We have discovered through experience that one to one tablets work very well with younger pupils; they are intuitive to use and allow pupils to design their own learning. Children with a range of literacy levels and those with learning difficulties find it much easier to access the curriculum and indeed to demonstrate understanding of the learning topics if they are able to express themselves via media other than the written word. Tablets allow the pupil to create narrated drawings as well as audio and video recordings. Older pupils (Year 7 and up) generally benefit from using Chromebooks or laptops, as the full size keyboard is more convenient for working on the essay-based subjects leading up to national examinations.
The ‘Gamification’ of learning
The use of personal devices has also spawned the “Gamification” of learning, whereby students learn through play. These game learning websites provide a range of subject opportunities from mathematics to science, languages and e-safety. Many of the sites also operate on an international basis and hold regular multi-national competitions for the pupils. This really provides a stimulus to advance their skills.
The way the curriculum is delivered is constantly evolving as new resources are made available online and it can be daunting as a class teacher to try to keep up. It is therefore essential that the curriculum plans be regularly reviewed to make sure the resources used are the most relevant and suitable for the purpose. Teachers need to be dynamic in this regard and to not be afraid of dumping something tried and tested if newer and more suitable options become available. Teachers do require support in this regard and cross-curricular working is a very good tool.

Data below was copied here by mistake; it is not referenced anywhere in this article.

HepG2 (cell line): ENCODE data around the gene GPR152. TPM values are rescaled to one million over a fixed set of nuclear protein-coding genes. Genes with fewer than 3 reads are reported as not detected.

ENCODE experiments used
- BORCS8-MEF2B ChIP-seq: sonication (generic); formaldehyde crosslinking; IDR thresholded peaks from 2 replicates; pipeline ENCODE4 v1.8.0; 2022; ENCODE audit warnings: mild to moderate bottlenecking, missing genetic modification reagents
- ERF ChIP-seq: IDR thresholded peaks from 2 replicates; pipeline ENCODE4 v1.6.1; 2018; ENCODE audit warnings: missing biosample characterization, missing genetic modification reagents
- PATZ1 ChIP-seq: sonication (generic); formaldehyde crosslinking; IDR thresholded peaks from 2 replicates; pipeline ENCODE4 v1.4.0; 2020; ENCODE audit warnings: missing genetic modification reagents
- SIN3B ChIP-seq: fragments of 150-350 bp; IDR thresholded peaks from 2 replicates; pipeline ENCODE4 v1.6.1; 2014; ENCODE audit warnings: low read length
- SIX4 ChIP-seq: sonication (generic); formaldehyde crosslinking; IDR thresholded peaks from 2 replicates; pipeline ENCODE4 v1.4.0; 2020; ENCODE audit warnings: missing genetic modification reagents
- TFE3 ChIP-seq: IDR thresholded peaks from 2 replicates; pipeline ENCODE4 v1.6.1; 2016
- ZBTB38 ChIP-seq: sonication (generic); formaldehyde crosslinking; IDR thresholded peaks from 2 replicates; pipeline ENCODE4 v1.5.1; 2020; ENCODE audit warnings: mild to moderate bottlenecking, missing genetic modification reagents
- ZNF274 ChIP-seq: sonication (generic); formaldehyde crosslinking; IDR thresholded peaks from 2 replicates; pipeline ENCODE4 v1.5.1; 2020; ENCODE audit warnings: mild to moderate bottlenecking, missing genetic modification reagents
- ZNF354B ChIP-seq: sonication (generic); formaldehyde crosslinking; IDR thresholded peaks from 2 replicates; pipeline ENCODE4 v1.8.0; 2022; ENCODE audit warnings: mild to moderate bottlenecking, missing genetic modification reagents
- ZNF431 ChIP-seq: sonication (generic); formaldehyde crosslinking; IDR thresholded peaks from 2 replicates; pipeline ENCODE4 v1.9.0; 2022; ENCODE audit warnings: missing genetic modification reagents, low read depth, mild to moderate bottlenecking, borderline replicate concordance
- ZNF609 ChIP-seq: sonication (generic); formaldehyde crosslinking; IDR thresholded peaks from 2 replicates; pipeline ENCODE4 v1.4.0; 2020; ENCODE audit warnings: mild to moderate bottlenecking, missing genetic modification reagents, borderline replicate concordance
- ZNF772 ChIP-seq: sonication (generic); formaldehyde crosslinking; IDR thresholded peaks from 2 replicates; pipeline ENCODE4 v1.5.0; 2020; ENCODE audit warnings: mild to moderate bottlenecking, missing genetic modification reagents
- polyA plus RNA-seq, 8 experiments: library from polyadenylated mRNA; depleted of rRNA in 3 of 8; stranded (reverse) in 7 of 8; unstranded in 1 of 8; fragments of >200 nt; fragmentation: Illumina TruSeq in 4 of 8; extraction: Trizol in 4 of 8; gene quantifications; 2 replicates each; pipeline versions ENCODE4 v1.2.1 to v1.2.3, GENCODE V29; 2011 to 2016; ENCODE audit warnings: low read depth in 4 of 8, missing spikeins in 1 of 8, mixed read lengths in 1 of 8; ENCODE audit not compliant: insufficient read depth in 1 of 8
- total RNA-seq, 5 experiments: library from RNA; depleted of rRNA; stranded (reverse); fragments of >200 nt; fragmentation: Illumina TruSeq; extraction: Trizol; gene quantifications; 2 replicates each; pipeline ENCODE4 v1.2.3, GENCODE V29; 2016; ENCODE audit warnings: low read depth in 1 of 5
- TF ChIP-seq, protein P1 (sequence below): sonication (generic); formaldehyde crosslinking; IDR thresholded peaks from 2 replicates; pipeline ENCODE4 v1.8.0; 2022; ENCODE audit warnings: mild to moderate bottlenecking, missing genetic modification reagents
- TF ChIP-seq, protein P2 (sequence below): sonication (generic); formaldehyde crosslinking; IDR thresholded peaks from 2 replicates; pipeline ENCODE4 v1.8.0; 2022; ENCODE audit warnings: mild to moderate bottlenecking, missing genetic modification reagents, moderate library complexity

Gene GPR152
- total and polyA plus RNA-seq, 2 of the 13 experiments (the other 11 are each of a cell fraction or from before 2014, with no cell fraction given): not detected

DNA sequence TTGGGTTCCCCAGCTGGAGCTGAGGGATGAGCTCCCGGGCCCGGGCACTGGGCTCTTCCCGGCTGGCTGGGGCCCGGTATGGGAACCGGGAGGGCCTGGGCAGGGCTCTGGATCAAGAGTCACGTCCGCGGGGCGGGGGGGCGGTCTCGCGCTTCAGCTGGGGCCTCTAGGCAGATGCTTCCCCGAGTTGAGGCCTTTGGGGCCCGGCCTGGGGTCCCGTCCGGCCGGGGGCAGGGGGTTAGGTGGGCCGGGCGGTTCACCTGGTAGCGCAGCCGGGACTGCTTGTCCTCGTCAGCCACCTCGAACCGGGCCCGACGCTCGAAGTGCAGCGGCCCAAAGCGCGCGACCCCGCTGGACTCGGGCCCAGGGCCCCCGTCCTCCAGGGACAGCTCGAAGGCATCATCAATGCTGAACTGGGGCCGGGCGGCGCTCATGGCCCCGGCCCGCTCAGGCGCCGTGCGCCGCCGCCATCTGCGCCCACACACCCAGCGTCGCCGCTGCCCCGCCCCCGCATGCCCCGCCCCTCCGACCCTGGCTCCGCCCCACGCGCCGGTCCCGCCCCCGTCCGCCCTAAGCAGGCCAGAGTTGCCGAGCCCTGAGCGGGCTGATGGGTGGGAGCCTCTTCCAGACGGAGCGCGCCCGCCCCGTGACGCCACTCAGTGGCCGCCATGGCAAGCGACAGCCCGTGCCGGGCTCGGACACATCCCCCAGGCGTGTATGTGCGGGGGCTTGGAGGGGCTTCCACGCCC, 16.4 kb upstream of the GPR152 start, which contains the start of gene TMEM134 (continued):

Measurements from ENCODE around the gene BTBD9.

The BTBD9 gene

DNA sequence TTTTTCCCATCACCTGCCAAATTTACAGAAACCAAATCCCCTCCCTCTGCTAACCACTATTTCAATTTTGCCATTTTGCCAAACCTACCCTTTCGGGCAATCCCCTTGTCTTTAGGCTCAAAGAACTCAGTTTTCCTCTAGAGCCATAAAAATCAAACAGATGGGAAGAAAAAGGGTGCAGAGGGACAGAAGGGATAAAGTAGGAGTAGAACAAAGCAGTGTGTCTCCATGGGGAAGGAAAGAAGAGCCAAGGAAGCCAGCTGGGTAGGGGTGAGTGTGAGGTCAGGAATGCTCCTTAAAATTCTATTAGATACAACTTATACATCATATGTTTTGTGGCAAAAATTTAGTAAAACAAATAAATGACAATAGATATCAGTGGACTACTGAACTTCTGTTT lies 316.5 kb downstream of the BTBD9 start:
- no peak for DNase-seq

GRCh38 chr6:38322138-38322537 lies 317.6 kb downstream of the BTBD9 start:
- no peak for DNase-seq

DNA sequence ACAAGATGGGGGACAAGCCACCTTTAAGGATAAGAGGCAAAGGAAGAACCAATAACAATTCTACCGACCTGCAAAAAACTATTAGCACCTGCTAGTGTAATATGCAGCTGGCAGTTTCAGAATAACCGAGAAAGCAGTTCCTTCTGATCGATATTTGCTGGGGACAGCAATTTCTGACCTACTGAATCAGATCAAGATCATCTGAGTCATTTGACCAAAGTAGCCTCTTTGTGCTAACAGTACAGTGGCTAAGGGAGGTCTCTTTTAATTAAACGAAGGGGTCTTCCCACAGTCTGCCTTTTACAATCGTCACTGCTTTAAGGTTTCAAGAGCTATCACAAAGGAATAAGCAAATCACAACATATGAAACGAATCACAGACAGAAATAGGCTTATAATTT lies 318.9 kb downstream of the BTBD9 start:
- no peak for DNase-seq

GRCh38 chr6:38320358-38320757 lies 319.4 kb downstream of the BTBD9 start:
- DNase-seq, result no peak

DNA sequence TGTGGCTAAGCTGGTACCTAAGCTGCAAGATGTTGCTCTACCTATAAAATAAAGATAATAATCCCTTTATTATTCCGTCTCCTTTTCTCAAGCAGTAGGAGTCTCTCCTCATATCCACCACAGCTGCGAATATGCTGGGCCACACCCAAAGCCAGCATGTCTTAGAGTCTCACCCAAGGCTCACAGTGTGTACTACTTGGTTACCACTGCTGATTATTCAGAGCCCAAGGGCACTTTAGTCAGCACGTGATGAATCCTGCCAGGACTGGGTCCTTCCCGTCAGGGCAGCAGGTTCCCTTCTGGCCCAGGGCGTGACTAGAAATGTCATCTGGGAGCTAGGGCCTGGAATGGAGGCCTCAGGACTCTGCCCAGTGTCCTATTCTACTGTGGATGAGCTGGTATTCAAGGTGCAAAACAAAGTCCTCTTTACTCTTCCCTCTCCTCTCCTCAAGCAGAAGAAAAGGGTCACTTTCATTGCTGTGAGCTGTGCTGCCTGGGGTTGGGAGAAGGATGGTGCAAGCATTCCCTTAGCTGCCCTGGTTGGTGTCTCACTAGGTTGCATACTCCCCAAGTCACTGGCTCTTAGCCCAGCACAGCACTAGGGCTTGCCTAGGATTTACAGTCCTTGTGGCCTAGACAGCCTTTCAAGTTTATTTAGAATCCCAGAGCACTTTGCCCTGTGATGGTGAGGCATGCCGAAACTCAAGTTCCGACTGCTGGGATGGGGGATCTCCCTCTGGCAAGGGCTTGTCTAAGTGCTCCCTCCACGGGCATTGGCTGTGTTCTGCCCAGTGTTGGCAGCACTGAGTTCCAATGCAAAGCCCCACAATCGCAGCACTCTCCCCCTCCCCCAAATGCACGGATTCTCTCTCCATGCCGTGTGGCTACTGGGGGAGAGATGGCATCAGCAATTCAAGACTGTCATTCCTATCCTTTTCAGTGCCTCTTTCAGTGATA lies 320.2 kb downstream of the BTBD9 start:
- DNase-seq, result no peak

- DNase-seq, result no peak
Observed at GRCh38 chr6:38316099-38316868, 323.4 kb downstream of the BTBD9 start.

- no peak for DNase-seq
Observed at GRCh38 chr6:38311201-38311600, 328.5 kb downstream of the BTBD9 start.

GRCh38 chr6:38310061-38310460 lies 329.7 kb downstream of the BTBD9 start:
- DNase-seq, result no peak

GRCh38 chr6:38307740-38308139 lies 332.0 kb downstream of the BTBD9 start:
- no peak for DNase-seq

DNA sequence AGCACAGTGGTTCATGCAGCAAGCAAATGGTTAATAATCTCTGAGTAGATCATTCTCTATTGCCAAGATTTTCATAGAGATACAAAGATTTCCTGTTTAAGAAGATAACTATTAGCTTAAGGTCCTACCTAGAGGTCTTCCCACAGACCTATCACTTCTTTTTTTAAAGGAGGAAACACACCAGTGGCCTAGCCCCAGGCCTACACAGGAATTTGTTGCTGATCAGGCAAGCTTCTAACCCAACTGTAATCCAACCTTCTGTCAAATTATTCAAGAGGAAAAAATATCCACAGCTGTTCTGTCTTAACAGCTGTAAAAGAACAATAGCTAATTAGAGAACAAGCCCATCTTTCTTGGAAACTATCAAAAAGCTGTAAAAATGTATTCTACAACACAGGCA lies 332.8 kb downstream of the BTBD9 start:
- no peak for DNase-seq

There are many animated clips available on the web showing that we are teaching yesterday’s curriculum to tomorrow’s workforce in an environment with ever-accelerating technologies. The idea here is to teach the skills to deal with new technologies, rather than rote learning facts, which may become irrelevant. Whilst I agree that these skills are essential, teaching the facts gives those skills context and allows further comprehension and understanding.
I am a firm believer in using technology to improve the teaching and learning experience; the introduction of systems should not create extra time or increase the amount of time spent to complete tasks. Any system that is implemented must undergo rigorous feasibility and suitability testing before going live; staff and pupils alike must have access to adequate training so that the system is implemented and used in a consistent manner.
The results we get from using technology in the classroom are quite clear when the class teacher works in partnership with the pupils: we can individualise learning, allowing them to work in the ways that best suit them and at their own pace, provide support to the learners with good quality feedback, provide targeted intervention where needed, monitor their progress more closely, and above all raise the attainment of pupils through the combination of all of these so in that regard, technology plays a vital role in raising attainment.